RCS looking at major budget cuts for 2013, 2014

Rantoul Press corespondent

Rantoul City Schools officials expect the district to be nearly $1 million in the red for the 2013-14 school year.

The state owes $268,000 to the district.

The RCS school board directed district Superintendent Michelle Ramage to prepare a tentative budget for the upcoming year, with major cuts to be expected.Budget reduction possibilities include nine non-certified positions removed and two retiring teachers not replaced. With this, Ramage said the district should not anticipate a huge increase in class size, as some classes are already larger than others. She said these cuts will help even out class size.

Other reduction possibilities include summer school and computer camp cut; special education program cut by $22,580; building instructional supplies cut by $25,000; computer purchases cut by $25,000; cafeteria equipment cut by $20,000; and library budget, conferences and capital equipment cut by $36,612.

A major reduction possibility would be to have some students currently served by CCSCC Connections to be serviced in the RCS district with current staff. Ramage estimates this to be a $162,000 reduction.

The board is also looking into condensed bus routes and busing options.

If all reductions are made, Ramage expects a total savings of $940,000. That figure does not include any increases in salary or savings possibilities with insurance.
While no reductions are final, Ramage said these were hard decisions to make, “especially hard for the people they affect.”

While computer camp and summer school are looking at being cut, the district’s kindergarten academy and junior high interventions programs are safe. The interventions program is funded by Title I grant money, while the other programs are not.

In other business:
The summer migrant education program returns to Rantoul this year.

The program has been hosted in Urbana for the last few years and was at Rantoul Township High School before that. The reason it’s coming back to Rantoul is that 90 percent of students are from Rantoul, whereas only 10 percent of students are from Champaign-Urbana.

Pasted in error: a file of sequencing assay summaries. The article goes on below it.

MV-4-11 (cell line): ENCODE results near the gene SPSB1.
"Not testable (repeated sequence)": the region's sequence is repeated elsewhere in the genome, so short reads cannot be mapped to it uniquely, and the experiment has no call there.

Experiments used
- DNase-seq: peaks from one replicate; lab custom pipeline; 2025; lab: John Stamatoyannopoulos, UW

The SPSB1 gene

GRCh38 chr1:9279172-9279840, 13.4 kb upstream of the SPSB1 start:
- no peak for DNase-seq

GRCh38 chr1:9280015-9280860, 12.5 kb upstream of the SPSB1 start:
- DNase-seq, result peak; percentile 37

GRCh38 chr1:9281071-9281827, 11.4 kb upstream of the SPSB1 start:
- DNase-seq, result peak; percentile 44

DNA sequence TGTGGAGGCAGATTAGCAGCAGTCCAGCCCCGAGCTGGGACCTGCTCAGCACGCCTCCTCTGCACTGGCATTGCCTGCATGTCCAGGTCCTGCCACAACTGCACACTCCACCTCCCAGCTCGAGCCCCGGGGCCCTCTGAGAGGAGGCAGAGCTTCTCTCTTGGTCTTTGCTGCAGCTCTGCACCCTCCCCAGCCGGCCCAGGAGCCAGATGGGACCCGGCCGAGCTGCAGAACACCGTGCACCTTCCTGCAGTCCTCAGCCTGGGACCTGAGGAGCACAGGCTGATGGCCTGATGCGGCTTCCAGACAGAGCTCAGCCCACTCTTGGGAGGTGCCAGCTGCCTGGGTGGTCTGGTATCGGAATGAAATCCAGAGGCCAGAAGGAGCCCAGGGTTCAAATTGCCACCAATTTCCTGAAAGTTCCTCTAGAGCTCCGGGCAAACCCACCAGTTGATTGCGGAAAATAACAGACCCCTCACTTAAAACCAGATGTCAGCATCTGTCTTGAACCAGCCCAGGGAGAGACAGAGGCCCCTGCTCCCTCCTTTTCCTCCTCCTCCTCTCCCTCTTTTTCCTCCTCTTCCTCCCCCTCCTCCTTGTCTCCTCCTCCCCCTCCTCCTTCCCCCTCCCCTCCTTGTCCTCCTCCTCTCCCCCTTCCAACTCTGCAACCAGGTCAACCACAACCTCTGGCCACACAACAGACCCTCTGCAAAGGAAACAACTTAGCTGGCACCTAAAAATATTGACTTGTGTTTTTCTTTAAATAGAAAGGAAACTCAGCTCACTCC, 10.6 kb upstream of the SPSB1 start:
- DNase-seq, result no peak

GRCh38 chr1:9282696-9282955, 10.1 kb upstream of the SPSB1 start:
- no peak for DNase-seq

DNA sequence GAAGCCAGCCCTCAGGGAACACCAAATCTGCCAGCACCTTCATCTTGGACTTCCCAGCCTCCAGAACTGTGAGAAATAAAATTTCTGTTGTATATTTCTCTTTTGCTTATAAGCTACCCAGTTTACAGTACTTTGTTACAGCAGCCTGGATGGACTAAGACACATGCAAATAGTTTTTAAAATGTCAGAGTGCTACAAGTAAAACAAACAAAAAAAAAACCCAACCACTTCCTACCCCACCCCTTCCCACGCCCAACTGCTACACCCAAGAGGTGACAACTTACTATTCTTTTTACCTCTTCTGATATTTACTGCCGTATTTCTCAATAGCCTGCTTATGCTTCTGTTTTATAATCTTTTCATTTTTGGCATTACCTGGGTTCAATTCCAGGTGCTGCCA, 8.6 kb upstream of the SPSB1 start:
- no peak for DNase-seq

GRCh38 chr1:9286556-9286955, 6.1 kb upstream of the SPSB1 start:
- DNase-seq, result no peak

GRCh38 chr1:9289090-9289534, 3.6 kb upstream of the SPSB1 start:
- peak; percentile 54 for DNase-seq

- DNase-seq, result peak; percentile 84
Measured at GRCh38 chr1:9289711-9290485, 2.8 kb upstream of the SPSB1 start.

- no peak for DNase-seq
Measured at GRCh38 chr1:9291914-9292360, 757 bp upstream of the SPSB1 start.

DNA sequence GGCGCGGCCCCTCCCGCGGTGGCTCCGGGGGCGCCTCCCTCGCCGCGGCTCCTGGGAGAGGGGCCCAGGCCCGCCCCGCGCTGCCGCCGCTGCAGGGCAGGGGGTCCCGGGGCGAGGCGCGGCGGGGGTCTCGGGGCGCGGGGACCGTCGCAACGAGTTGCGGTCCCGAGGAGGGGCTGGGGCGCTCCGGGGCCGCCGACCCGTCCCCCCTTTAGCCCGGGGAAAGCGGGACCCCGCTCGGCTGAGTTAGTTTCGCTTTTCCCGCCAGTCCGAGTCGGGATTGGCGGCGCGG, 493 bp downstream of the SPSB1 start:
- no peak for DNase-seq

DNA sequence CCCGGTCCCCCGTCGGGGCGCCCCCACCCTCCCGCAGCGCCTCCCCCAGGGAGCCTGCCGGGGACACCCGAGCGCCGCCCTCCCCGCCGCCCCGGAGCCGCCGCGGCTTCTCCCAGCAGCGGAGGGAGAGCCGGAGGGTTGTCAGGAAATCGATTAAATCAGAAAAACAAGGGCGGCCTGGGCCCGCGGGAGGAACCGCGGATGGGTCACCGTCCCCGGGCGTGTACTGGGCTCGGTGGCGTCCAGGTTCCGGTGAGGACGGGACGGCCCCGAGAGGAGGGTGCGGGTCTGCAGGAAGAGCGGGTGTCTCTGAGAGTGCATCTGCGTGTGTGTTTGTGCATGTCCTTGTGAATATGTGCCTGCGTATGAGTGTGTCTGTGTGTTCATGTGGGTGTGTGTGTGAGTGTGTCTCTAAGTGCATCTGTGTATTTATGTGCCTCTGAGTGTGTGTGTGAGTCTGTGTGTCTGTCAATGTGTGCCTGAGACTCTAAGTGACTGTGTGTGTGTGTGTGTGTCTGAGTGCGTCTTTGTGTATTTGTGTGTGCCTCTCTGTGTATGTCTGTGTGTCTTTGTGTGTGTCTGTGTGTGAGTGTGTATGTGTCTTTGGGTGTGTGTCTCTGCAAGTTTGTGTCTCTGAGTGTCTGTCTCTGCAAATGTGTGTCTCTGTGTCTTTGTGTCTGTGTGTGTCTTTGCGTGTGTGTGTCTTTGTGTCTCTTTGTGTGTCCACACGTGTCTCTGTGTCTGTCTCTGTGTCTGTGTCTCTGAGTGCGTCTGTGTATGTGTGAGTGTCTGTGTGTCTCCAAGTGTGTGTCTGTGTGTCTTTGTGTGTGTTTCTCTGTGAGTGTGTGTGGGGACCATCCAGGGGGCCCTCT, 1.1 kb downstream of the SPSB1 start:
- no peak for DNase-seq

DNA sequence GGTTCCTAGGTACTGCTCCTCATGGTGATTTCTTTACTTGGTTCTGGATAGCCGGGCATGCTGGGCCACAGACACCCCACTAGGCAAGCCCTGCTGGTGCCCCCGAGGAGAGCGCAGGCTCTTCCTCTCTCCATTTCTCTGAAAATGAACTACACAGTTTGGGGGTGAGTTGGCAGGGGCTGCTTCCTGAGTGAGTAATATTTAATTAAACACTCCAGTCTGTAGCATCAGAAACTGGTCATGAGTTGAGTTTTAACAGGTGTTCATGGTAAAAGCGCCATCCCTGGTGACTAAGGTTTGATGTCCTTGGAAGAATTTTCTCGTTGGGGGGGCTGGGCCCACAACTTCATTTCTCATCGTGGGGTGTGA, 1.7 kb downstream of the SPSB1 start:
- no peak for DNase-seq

Entirely grant funded, the program offers bilingual classes for students ages 5-21; most students are under high school level. The program focuses on improving reading, math and English skills. An estimated 130 students will be enrolled.

The $150,000 grant will cover education expenses, transportation, food and housing. Ramage will work on writing the grant in March. The program will take place in July.

The district has updated retention procedures. At the elementary level, teachers have been provided a flow chart to better evaluate academic progress. At the junior high level, students who are struggling will be given the opportunity to attend a summer bridge intervention program in lieu of summer school.

With cuts being made, students who are not struggling will be unable to attend summer school. This should alter attendance from 40 students to 10 students. This program will be more specific to student needs and will be funded by Title I grant money.

Bullying addressed. Bullying has been an issue for one sixth-grade student at J.W. Eater Junior High School.

The student’s mother pleaded at last week’s board meeting for the board to take action. The woman had previously presented her concerns to her child’s teachers, administrators and even local law enforcement, with no success. Bullying has occurred at her child’s bus stop, in hallways, in the classroom  and everywhere in between, she said. The mother said the principal has the names of students involved.

Board member Joan Fitzgarrald said the board would take everything the woman said to heart.

“Something will be done,” she said.

Northview physical education teacher Mike McMahon thanked the board for its continued support of Northview’s cross country program. McMahon has been running the program for 24 years.

He said students love the opportunity to run, and their enthusiasm has kept the program strong. Board members thanked McMahon for being such a great encouragement and cheerleader to his students.

Personnel action

The board learned that Kathryn Scott, part-time speech and language instructor, will retire at the end of this school year. Christina Pomonis will be taking maternity leave.

Resignations include Robert Taylor, head custodian, effective April 1, and Jean Hagemier, bus monitor, effective March 15.


Categories (2):News, Education


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